In the locality of Moia Moia, an OSMOSUN® unit for desalination of brackish water was installed in mid 2020. The unit produces 50m3 of clean water per day powered only by solar energy, without batteries. The effects were immediate with a first harvest of tomatoes, carrots, pumpkins, cucumbers and watermelon that the local farmers had not experienced in several years. This production has revived an activity that supports the families benefiting from the program.
L’urgence sanitaire face à la réalité financière
While the political will is one thing, the economic aspects and the financial set-up of each solar desalination project is another.
For solar desalination, a first important financial characteristic is that each project offers economic water production on a daily basis because maintenance costs are reduced. Indeed the operating expenses (OPEX) are strongly minimized, which is explained by the absence of recurring costs related to energy consumption. These low levels of operating expenses can be assumed and supported by the agricultural activity, ensuring the sustainability of the solution.The second important economic element concerns the financing of the investment expenses in the infrastructure (CAPEX), which covers the acquisition of quality equipment and the photovoltaic electrical production capacity. This investment can be supported by different profiles of financiers, which can be national, regional, international, public or private. The choice of the financiers in the assembly of a solution is established among others according to the expectations at the level of the direct or indirect impacts of the project.
In the case where a project owner would like to benefit directly from competitively priced water, without having to make an investment, a water sale agreement can also be directly contracted between the beneficiary and the solution provider.Finally, it should be noted that each financing modality induces delays between the decision and the payment of the first drop, which must be taken into consideration.
The Prospect of a Better Future
The return of a local economic dynamism was naturally noted. Part of the harvest is sold on the market, resulting in young people from the village now being able to find employment. Today, 28 farmers are now working the land thanks to the implementation of this solution.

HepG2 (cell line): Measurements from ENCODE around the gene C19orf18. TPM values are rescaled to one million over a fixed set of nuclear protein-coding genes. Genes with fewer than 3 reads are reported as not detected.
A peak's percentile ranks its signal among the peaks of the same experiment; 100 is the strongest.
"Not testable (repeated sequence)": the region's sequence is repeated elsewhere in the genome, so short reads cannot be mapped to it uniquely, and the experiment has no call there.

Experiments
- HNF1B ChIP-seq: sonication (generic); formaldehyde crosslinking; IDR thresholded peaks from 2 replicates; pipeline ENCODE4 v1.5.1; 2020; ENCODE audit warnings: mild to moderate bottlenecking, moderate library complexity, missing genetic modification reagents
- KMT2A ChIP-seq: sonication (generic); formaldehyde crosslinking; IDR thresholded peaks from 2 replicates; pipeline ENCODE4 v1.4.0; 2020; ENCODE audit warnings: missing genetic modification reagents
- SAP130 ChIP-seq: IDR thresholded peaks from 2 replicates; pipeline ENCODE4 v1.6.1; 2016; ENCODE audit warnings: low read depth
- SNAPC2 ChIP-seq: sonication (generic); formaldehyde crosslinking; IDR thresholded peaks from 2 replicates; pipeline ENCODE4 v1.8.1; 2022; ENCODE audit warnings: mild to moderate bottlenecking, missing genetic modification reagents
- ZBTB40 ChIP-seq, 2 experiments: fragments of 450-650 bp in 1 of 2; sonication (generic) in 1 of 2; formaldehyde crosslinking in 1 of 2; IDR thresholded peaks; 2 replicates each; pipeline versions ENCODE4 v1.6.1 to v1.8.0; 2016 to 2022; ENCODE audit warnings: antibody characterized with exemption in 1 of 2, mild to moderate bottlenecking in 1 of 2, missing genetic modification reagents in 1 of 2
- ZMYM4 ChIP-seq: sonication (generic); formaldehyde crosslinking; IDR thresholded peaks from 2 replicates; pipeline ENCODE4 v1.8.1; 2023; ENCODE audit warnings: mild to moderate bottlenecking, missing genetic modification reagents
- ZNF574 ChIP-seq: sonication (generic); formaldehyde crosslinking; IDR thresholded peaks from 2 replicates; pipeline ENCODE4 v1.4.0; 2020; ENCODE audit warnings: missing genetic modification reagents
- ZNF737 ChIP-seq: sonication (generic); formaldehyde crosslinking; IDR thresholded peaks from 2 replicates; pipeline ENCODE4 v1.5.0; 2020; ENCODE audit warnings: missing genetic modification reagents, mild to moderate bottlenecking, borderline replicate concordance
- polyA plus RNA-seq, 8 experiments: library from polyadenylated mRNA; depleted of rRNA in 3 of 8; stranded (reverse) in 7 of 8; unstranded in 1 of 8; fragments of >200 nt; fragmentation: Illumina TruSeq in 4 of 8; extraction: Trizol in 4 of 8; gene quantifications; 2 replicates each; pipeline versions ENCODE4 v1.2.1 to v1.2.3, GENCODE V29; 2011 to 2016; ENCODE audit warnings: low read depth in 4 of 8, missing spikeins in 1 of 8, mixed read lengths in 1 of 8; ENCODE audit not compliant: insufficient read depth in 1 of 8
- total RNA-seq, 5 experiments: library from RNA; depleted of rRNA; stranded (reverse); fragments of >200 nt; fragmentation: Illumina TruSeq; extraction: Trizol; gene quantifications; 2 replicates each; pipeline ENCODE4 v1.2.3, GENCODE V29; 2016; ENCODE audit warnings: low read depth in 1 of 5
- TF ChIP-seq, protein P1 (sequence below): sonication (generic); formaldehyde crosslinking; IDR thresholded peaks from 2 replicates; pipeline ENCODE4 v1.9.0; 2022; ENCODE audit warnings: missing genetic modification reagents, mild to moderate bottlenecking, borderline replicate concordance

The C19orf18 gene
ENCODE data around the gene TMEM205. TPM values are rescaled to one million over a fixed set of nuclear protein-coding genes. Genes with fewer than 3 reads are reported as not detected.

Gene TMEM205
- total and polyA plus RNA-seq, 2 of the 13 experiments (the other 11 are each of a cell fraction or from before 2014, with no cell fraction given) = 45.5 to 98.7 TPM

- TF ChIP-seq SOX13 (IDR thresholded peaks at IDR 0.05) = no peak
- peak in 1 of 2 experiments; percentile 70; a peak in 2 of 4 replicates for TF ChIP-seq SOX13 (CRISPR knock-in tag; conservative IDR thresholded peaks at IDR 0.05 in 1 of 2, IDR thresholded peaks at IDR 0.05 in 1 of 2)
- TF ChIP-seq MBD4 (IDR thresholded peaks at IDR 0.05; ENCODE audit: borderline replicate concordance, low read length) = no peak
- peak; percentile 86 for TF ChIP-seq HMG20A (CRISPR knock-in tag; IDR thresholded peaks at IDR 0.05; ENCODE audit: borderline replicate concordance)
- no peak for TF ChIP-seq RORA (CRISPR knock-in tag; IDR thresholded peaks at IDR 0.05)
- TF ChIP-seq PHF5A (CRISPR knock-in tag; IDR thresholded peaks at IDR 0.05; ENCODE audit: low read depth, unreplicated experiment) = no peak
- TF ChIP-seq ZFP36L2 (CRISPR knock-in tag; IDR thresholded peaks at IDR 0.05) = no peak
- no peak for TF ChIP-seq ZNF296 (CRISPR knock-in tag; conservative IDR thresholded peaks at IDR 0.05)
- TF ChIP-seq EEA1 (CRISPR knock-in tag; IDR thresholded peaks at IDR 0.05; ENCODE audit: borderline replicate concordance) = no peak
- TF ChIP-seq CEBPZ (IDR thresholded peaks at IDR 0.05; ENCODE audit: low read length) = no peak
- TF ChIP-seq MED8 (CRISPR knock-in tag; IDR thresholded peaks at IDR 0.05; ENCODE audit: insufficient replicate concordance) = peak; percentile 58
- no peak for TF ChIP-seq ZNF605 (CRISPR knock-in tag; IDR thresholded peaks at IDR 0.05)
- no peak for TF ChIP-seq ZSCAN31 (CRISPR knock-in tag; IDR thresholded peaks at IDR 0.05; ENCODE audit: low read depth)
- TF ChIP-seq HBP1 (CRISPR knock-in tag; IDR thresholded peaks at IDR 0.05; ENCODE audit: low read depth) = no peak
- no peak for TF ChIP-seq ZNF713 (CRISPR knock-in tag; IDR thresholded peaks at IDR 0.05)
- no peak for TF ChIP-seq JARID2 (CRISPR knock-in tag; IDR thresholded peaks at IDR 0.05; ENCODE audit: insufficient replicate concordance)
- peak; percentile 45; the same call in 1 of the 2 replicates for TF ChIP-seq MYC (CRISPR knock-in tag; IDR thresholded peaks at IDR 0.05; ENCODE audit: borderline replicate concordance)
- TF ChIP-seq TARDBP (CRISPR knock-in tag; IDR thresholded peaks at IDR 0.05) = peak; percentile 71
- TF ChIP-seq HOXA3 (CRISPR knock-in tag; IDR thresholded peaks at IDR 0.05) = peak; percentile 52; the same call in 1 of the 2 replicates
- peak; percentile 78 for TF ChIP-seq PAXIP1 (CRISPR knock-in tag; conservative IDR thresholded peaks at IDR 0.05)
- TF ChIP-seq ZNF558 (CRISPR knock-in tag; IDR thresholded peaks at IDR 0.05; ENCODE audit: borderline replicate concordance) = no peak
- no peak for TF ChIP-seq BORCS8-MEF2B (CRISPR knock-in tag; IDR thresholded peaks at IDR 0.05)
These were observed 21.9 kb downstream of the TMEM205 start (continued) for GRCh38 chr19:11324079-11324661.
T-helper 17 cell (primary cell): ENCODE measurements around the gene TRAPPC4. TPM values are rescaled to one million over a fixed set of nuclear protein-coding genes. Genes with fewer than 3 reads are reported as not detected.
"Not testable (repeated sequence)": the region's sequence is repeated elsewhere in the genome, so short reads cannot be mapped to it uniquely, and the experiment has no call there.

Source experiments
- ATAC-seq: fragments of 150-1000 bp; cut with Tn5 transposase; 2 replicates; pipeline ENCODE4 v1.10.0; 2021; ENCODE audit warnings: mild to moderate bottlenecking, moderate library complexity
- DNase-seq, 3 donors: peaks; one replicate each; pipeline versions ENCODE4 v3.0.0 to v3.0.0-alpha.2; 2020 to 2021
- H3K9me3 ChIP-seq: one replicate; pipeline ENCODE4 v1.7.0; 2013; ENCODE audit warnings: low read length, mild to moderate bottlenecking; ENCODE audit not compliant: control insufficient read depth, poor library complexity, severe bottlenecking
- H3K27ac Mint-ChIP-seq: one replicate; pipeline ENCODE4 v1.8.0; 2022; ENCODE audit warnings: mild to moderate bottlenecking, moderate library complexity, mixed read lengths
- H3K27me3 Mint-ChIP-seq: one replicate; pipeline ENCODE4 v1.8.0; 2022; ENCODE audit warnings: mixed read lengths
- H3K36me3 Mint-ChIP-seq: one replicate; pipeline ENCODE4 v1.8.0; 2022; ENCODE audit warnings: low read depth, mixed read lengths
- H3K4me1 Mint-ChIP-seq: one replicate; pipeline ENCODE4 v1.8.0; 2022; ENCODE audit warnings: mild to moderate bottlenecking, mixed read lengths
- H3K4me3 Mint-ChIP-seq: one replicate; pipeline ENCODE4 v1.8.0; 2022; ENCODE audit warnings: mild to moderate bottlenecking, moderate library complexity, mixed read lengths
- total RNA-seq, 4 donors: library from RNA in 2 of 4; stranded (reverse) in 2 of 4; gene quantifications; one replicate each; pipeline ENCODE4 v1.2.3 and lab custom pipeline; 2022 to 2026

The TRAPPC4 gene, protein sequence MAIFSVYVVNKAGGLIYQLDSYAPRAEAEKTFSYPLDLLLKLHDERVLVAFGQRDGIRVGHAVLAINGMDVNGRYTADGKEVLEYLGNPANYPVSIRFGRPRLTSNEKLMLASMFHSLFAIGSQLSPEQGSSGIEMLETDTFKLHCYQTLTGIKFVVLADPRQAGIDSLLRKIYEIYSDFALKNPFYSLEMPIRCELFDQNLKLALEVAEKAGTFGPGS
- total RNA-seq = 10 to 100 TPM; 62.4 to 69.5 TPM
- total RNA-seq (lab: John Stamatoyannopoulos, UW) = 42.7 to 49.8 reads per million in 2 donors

The unit is maintained by a local team, which guarantees them complete autonomy in the management of their plot. The initiative has also increased the irrigated area by 3ha thanks to a drip system that optimizes water management, therefore offering each family 1180 m2 of land to cultivate under good conditions.
Another OSMOSUN® installation was built in 2021 in the town of San Santiago: the same positive effects for the population were had with the production of 40 m3 of fresh water per day.
Thanks to a vast water resources management program, Cape Verde has successfully taken up the challenge of solar desalination for agricultural use.
These concrete examples of sustainable agriculture, with real and immediate benefits, reveal to farmers but also to local decision makers and project financiers, such as international donors, the technical and economic relevance of this alternative. This solution offers a guarantee of continuous irrigation for the market gardening productions and envisions food self-sufficiency of isolated populations in a sustainable way.
In the end, the expected benefit is not simply a direct access to water, but important indirect benefits in the framework of development aid policies on a territorial scale. These indirect benefits or externalities provide a positive response to the 17 Sustainable Development Goals (SDGs) defined by the United Nations: hunger, water, poverty, decent work ….
OSMOSUN is a solution for desalination of local seawater or brackish water resources using solar energy. It is a reliable solution, a key component of a sustainable and competitive management of water resources in the face of drought. It provides a year-round supply of fresh water and thus enables continuous irrigation of agricultural land.